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Old gas stations

Discussion in 'The Golden Era' started by hatguy1, Nov 26, 2013.

  1. Not exactly the '30s and '40s, but pretty close and still vintage enough.

    It's fun looking at the old cars in the photos.

    THE “GOOD OLD DAYS”, gas 26 cents a gallon, in one of the photo’s

  2. Great post, thank you!

    My father owned an Esso (later, Exxon) dealership in our home town. Those photos reminded me of working the driveway at his downtown station. The "clang, clang" of the driveway alarm, the smell of new tires and grease from the bays, the sound of the compressor running when a car was on the lift, the ice cold Pepsi and Mountain Dew from the drink machine. A million memories. :)

    Lone_Ranger likes this.
  3. Stearmen

    Stearmen I'll Lock Up

    We had ENCO in our area. I can remember pulling up on my little Honda motorcycle, only full service in those days, and ask for a 25 cents worth of gas. The Gas Jockey would always say, "check your oil and wash your windows sir?" They always had a smile on, good times!
  4. We own an old Sinclair, built in 1951. I will get some pics up. I have a couple globes, lubesters, and gas pumps out there right now.
  5. Stearmen

    Stearmen I'll Lock Up

    Any body else notice, service stations are all gone now! I am talking about the kind where you bought gas, they worked on your car, the only food was, bubble gum, beef jerky, and a soda pop machine. What happened?
  6. The oil companies decided volume was more important than service, and went on a rampage in the early eighties, weeding out any dealer who wasn't selling x number of gallons per day. That's what put us out of business -- Texaco decided it couldn't be bothered with the small potatoes any more. "Thanks for 40 years of service, now give us back our sign and our pumps, you're finished."

    A lot of stations that lost their contracts around that time became simple garages, doing repairs or mechanical service but not selling gas. The rest either shut down completely or were sold to the oil companies themselves, which turned them into convenience stores. Either way the small-time operator got shafted.
  7. I remember the very first gas station/convenience store in this area around 1974 or 75. It was an Arco station in Garden Grove (which is still in business). I remember it was only one of its kind around here for quite a few years.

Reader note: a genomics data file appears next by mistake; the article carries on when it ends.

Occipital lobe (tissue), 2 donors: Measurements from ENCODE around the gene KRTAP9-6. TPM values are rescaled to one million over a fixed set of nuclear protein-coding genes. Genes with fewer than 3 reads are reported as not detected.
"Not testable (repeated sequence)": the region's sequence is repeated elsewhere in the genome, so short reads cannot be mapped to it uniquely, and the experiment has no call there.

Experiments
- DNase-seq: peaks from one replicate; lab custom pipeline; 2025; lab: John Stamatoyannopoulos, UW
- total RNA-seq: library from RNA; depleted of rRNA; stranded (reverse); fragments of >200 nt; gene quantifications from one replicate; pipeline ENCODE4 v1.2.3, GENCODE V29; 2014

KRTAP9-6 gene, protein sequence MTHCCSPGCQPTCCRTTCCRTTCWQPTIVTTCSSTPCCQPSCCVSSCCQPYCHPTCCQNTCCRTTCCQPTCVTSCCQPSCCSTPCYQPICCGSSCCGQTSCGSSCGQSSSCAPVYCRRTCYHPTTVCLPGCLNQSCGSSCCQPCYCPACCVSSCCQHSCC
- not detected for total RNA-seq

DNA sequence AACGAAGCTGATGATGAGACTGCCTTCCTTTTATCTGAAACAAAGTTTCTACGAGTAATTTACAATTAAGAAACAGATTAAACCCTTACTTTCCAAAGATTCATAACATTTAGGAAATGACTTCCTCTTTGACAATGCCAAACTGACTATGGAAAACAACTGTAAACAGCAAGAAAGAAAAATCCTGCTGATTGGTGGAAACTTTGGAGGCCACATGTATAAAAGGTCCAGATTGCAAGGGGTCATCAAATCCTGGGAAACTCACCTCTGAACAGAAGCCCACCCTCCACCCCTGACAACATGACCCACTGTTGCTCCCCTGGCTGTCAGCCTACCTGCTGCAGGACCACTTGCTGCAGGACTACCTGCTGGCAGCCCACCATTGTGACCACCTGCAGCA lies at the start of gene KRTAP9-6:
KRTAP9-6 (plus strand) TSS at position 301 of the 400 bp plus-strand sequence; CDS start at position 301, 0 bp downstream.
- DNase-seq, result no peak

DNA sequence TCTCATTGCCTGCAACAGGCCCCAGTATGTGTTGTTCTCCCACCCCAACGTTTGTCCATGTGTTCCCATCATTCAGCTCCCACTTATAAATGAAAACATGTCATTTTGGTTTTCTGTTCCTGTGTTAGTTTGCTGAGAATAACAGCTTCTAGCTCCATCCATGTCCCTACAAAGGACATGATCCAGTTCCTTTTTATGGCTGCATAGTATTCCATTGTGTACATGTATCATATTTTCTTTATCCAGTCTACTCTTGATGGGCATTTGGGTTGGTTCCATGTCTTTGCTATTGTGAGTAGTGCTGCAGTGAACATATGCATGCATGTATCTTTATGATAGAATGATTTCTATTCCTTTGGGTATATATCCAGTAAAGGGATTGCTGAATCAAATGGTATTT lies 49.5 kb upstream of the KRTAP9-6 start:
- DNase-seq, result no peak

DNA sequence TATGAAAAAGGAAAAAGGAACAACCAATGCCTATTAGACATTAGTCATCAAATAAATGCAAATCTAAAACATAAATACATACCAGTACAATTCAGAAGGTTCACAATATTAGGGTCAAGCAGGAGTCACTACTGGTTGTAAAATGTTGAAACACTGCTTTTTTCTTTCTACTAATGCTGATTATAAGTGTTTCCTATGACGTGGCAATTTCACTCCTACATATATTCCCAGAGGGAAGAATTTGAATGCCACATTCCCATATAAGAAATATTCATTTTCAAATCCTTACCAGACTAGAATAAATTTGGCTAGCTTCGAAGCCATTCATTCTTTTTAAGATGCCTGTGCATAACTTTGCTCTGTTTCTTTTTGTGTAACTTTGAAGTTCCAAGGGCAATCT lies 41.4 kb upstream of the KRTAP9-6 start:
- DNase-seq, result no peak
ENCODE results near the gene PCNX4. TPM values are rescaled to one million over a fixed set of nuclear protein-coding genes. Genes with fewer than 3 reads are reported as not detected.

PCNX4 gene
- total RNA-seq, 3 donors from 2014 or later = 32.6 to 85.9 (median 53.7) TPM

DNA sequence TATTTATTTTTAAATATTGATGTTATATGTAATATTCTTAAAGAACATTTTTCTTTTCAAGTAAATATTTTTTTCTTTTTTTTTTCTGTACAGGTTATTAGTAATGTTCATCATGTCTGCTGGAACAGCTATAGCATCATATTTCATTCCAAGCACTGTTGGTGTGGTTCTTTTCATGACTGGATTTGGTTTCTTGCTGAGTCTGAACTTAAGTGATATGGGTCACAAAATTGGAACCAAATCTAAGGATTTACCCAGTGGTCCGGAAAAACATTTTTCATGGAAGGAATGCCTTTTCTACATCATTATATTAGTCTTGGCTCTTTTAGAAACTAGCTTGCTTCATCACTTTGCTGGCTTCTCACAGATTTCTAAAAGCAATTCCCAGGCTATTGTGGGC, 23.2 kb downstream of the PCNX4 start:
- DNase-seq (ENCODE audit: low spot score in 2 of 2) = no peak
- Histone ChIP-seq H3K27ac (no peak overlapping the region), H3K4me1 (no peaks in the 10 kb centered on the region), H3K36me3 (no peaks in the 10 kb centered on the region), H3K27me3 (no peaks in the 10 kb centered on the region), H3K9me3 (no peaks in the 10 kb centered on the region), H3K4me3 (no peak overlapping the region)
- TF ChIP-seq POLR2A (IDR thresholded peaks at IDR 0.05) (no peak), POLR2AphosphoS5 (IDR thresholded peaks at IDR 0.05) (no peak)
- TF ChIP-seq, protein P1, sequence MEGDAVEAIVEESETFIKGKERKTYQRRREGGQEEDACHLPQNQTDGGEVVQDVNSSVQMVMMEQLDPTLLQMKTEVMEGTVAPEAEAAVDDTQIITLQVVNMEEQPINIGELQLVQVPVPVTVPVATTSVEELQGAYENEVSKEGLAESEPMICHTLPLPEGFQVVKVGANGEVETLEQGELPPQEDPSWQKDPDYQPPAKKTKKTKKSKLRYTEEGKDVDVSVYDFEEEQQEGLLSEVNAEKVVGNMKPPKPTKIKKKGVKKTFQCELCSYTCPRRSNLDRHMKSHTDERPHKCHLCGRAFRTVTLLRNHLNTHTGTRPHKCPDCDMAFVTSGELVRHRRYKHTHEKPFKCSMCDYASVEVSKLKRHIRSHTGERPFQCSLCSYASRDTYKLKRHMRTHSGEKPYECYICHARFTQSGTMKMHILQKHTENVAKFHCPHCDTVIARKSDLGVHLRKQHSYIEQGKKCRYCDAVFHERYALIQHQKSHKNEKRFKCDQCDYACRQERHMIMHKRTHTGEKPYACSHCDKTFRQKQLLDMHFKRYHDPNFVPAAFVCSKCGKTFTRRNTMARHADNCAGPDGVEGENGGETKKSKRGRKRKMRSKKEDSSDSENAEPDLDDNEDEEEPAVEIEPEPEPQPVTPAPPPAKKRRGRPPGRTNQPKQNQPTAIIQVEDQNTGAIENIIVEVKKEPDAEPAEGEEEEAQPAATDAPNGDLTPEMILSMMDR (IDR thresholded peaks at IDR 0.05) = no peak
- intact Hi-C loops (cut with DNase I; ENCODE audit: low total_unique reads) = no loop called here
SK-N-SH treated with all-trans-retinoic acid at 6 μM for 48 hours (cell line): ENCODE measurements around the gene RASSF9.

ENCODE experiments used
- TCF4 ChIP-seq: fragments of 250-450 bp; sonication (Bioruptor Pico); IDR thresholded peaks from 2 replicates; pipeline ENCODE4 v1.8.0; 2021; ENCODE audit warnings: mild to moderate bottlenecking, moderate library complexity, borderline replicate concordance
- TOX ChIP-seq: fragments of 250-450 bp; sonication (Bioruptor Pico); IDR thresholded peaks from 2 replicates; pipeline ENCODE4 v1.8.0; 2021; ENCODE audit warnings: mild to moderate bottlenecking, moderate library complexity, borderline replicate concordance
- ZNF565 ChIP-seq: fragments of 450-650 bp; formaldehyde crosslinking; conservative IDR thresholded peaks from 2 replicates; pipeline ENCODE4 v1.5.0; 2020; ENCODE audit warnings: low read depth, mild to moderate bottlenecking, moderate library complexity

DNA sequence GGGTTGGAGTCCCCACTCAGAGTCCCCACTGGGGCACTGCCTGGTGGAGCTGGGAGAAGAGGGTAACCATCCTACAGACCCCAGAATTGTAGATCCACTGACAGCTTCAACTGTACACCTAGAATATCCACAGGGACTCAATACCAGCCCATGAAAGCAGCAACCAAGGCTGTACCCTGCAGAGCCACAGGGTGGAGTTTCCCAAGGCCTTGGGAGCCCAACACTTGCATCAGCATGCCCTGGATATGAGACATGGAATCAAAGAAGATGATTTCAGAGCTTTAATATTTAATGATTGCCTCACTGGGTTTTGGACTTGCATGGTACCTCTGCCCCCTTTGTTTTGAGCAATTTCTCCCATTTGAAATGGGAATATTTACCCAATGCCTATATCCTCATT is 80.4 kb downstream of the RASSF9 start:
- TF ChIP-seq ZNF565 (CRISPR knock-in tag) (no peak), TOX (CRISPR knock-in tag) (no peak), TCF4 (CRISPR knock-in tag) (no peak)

8. GE-Man

    GE-Man New in Town

    There is an old gas station here in hamburg, it opened 1954. It was a quite normal gas station for many years. Then it was converted into a place where used cars where sold. After that, it was an empty ruin which nobody cared about. In 2010, it was restored and now it is a place where friends of veteran cars meet and let their cars be serviced. Its called "Oldtimer Tankstelle". Oldtimer is a false friend in german and doesnt meen old people. It means veteran cars. Tankstelle means gas-station.

    seres likes this.
  9. Captain Nemo

    Captain Nemo Familiar Face

    A quite evocative post! I had forgotten about the alarm bells from driving over that hose enroute to the pump. And, of course, I'm sure that the pumps had the manual gage readouts and not the digital ones of today...
  10. We have one traditional filling station, here. They do service, tires, and have full-serve pumps.
  11. Looks great! Wish there was something like that here.
  12. Here's a photo of my grandfather's station, which he bought after WW2, here in my home town:

    HAC station.jpg

    Alas, the station is now gone, but my grandpa isn't...he just turned 95 about a month ago, and is still going strong. :rockon:

  13. Awesome photo Ghostsoldier. Thanks for sharing that.

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  14. "Atlantic keeps your car on the go!
    For business, for pleasure, in any kind of weather,
    Atlantic keeps your car on the go go go!
    So keep on the go with Atlantic!"
  15. [​IMG]
    Here is the ghost of an old Pure gas station just around the corner in my neighborhood. It is in use today as an art studio that provides free art lessons to kids and adults with autism and mental disabilities. I'm guessing it dates to the twenties or thirties, most of the houses here do.

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  16. Pure stations have always been a passion of mine, and I collect photos of them wherever and whenever I can find them; I have a lot of pics, but here's just a few of mine from a recent vacation trip this October (these are in North Carolina...New Bern and Washington, respectively):

    IMAG1158.jpg IMAG1033.jpg IMAG1039.jpg

    Phillips 66 also had a similar design (not my personal photos, but web finds):

    stratford.jpg okp66.jpg

    What's a tad confusing at times is the "P" on the chimneys that was used by both companies; with a little study of the styles, however, one can begin to tell them apart....typically, the Pure style always has two end chimneys, whilst the Phillips was typically on the front.

    Last edited: Dec 3, 2013
  17. Those are very cool photos Rob. I love anything to do with old gas stations and any other vintage roadside stuff, motels, diners, tourist traps of all shapes and forms, and especially old neon signs.

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  18. We are kindred spirits then, dh....I've got tons of photos dealing with all those interests; the wife and I are always taking beck-country road trips across the Eastern U.S., in search of those kinds of hidden treasures. One of these days, I need to start a dedicated thread for all the road signs and old building photos I've collected. ;)

  19. Sounds like a plan. I'm in.

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  20. An old one in my town that's still in use.


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